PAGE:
Ireland will deport or remove more than 4,000 people from its shores this year, the highest number in six years.
The disclosure came from Minister for Justice Frances Fitzgerald.
“It should be noted that the overwhelming majority of persons who arrive at the frontiers of the State without permission to enter or reside here are refused leave to land, without ever reaching the stage where they would be considered under the deportation process,” she said.
“Indeed, this figure has risen substantially to almost 3,500 last year (2015) and is expected to exceed 4,000 this year.
“Others voluntarily remove themselves before a deportation order is made.”
Her comments came in response to parliamentary question from Independent TD Mattie McGrath in relation to forced deportations.
There were approximately 3,000 people removed or deported from Ireland in 2011, 2,600 in 2012, 2,200 in 2013, 2,700 in 2014, and 3,790 in 2015.
The people who were refused entry or deported had travelled in from five main countries, according to the Department of Justice.
The top countries of origin in percentage terms of deportation or removal are Albania (9.2%), Brazil (9.6%), Nigeria (7.5%), South Africa (7.4%), and Pakistan (6%).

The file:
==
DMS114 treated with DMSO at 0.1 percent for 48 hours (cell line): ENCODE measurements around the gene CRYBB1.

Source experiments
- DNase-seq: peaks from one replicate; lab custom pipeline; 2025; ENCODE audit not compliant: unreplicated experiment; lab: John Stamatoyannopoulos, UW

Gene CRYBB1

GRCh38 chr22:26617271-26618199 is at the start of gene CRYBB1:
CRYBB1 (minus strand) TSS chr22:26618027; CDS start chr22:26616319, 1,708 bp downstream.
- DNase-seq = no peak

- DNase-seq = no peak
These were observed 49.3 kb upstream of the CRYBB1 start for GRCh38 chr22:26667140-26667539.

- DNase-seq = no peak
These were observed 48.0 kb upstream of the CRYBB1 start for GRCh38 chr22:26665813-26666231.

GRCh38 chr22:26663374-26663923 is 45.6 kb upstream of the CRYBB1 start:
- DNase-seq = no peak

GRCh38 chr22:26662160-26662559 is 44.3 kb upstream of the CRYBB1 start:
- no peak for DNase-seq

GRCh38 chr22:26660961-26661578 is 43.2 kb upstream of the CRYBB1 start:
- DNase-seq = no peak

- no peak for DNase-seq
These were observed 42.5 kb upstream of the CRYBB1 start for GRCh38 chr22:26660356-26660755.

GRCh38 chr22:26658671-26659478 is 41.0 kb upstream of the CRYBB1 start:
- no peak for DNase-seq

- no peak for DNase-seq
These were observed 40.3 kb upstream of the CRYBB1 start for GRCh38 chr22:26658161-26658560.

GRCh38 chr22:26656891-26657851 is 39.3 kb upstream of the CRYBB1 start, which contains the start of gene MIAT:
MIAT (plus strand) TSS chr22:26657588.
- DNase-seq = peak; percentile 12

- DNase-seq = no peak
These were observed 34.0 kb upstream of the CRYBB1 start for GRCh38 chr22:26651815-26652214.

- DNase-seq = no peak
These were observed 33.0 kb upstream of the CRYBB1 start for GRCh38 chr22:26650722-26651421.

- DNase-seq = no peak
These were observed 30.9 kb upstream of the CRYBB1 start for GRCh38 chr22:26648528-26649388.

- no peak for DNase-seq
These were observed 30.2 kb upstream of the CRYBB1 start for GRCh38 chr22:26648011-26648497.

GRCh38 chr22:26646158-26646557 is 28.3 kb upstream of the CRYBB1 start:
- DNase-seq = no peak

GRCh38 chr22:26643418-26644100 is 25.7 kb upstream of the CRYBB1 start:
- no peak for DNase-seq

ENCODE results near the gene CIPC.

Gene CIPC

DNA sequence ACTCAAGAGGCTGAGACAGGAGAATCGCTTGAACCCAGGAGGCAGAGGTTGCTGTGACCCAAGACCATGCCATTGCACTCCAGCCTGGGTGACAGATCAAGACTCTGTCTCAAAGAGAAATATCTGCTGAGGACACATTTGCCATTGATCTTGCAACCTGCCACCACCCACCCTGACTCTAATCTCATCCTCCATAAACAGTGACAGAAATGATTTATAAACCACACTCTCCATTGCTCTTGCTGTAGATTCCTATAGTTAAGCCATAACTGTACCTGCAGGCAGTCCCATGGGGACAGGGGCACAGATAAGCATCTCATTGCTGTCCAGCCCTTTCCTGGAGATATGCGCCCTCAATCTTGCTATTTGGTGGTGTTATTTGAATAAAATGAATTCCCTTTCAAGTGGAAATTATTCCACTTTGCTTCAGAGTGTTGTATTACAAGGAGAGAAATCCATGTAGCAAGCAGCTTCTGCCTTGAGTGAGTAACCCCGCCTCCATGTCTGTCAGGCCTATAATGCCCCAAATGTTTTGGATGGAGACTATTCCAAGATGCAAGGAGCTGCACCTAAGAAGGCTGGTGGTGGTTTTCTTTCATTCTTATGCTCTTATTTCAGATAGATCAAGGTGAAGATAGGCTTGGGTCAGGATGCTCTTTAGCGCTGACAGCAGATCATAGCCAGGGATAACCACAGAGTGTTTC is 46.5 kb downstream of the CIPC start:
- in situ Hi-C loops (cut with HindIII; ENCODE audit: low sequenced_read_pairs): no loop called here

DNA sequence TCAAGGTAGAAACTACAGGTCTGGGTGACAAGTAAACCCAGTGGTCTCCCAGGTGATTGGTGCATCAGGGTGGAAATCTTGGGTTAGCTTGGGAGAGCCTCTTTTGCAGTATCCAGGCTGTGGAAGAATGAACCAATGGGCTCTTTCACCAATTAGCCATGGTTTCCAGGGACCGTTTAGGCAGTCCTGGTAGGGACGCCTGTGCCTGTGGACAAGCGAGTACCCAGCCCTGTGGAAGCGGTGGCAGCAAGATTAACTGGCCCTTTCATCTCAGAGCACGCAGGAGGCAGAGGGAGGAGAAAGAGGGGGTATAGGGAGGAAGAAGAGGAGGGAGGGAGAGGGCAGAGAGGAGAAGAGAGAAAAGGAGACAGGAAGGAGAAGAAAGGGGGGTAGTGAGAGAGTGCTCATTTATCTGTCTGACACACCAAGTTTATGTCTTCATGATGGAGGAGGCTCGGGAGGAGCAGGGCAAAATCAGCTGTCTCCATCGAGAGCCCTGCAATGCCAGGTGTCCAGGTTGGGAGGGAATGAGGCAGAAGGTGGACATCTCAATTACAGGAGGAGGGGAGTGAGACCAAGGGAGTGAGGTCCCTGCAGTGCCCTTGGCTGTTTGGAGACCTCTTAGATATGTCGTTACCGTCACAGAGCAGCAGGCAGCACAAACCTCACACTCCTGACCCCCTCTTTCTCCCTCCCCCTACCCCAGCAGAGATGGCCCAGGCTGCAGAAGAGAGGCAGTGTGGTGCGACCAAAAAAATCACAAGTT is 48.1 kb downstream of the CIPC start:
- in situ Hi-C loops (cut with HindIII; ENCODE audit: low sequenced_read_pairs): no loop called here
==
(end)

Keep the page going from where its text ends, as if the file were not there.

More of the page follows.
However, a spokesperson for the Irish Refugee Council confirmed to the Irish Examiner that some individuals from Syria were denied entry to Ireland last year.
“People from refugee-producing countries such as Syria, Eritrea, and Afghanistan were refused leave to land in Ireland last year,” the spokesperson said.
“Given the countries of origin involved, and the potential for a protection need arising, there is a serious need for transparency and independent oversight at our borders, to ensure that people who do express fears of persecution or serious harm in their country of origin are properly facilitated in exercising their right to seek protection.”
Last year, new legislation in the form of the International Protection Act 2015 gave additional powers to An Garda Síochána to enforce orders where persons subject to deportation orders have failed to comply with their legal obligation to remove themselves from the State.
“Since the legislation was amended, 33 persons have been forcibly removed from the State by An Garda Síochána out of a total of 193 deportation orders affected since 10 March, 2016,” said Ms Fitzgerald.
The cases refer to any person seeking entry to Ireland, as opposed to those seeking asylum as a result of the migrant crisis in the Middle East.
Various EU member states have agreed to relocate 160,000 asylum seekers, with Ireland promising to relocate 4,000 people, currently residing in migrant hotspots such as Greece and Italy.
As of July 2016, a total of 38 Syrians have been relocated to Ireland.
Furthermore, according to the EU’s fifth relocation and resettlement report published in July, Ireland relocated just one unaccompanied minor in that month.
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